In early July 2020, the Federal Motor Carrier Safety Administration (FMCSA) provided regulatory relief for motor carriers operating during the COVID-19 pandemic.
On July 6, the FMCSA issued its “Notice of Enforcement Discretion Determination: Random Controlled Substance and Alcohol Testing” to provide “reasonable enforcement flexibility” for motor carriers who “may be unable to comply with certain testing requirements due to the ongoing impacts of the emergency.”
Currently, certain motor carriers are required to randomly test 50% of their average number of drivers for controlled substances and 10% for the presence of alcohol. Additionally, motor carriers are required to spread out the administration of those tests over the full calendar year.
As the motor-carrier industry “continues to experience operational disruptions” caused by COVID-19, the FMCSA announced it “may exercise discretion to determine not to enforce” the annual testing-
rates requirement and the requirement that tests be reasonably spread throughout the year.
Despite this flexibility, employers are still required to select the appropriate percentage of drivers for the random controlled-substances and alcohol testing, regardless of whether they can administer the tests. Additionally, motor carriers that cannot complete the tests due to COVID-19 are required to maintain written documentation identifying the specific reasons they couldn’t comply, such as closures or restricted use of testing facilities or unavailability of testing personnel.
Motor carriers also are instructed to document any alternative actions they attempted to take, such as identifying alternative testing sites or the availability of other testing resources. Furthermore, the declaration calls on employers who cannot spread their testing dates throughout the year to document the specific reasons they couldn’t comply with this requirement, such as the lack of available testing facilities or personnel or prolonged or intermittent driver furloughs.
It is important to note that the FMCSA is still expecting complete compliance with the drug and alcohol testing requirements for all employers capable of doing so.
On July 1, the FMCSA issued a Grant of Waiver “from certain regulations applicable to interstate and intrastate commercial driver’s license (CDL) and commercial learner’s permit (CLP) holders and to other interstate drivers operating commercial motor vehicles (CMVs).”
The FMCSA explains in the waiver, “Several States continue to experience … employee absences or have closed offices of their state driver licensing agencies” in response to stay-at-home and social-distancing orders. Additionally, many medical professionals are canceling appointments in order to focus solely on the COVID-19 response. Many CDL and CLP holders are, therefore, unable to renew their licenses or permits or cannot meet with medical providers to obtain necessary medical certificates.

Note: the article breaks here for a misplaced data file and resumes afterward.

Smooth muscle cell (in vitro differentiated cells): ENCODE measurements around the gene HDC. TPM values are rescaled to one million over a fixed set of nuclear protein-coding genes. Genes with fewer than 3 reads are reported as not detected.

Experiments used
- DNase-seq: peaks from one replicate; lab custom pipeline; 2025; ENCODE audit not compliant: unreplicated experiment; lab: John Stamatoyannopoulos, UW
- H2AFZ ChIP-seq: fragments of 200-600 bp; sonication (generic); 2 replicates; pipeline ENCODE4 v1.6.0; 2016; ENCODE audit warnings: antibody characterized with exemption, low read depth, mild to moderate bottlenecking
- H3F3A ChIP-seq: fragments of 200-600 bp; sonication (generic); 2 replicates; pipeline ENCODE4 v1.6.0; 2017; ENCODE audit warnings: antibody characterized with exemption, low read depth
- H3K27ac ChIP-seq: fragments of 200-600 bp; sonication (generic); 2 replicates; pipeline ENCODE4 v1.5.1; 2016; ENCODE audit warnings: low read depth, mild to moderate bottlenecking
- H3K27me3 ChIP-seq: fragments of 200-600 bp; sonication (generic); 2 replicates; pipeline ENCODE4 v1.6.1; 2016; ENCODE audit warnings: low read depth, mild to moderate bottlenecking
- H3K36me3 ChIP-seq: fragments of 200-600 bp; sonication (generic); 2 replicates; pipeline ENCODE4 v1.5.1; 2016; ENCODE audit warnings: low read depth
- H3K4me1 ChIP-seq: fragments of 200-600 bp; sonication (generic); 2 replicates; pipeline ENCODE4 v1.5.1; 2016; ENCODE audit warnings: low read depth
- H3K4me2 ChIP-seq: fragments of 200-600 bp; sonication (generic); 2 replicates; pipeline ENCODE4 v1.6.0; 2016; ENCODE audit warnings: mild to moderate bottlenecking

The Waiver provides regulatory relief for CDL and CLP holders as well as non-CDL drivers from various provisions under the agency’s implementing regulations. These include:
- allowing CDLs and CLPs due for renewal on or after March 1, 2020, to remain valid through September 30, 2020;
- a waiver from the requirement that CLP holders wait 14 days to take the CDL skills test; and
- a waiver from the requirement that CDL and CLP holders and non-CDL drivers have a medical examination and certification, provided they have a valid medical certification and any required medical variance that were issued for a period of 90 days or longer and that expired on or after March 1, 2020.
The Grant of Waiver will remain in effect until September 30, 2020.
On June 15, the FMCSA issued its “Notice of Enforcement Policy Regarding Expiring Driver’s Licenses and Medical Examiner’s Certificates During COVID-19 National Emergency,” which extends the effective date from the agency’s previous March 24 Notice through September 30, 2020.
The Notice announces the “FMCSA will exercise its enforcement discretion to not take enforcement action” against a CLP or CDL holder who operates a CMV with an expired license and/or a CMV driver or motor carrier who allows a CLP or CDL driver to operate a CMV with an expired license, so long as the expired license in question was valid on February 29, 2020, and expired on or after March 1, 2020.
Additionally, the enforcement discretion will be applied when a CMV driver or motor carrier allows a CMV driver to operate a CMV while the driver does not have the current medical certificate and any required medical variance, as long as the driver has evidence of necessary medical documents that were valid on February 29, 2020, and expired on or after March 1, 2020.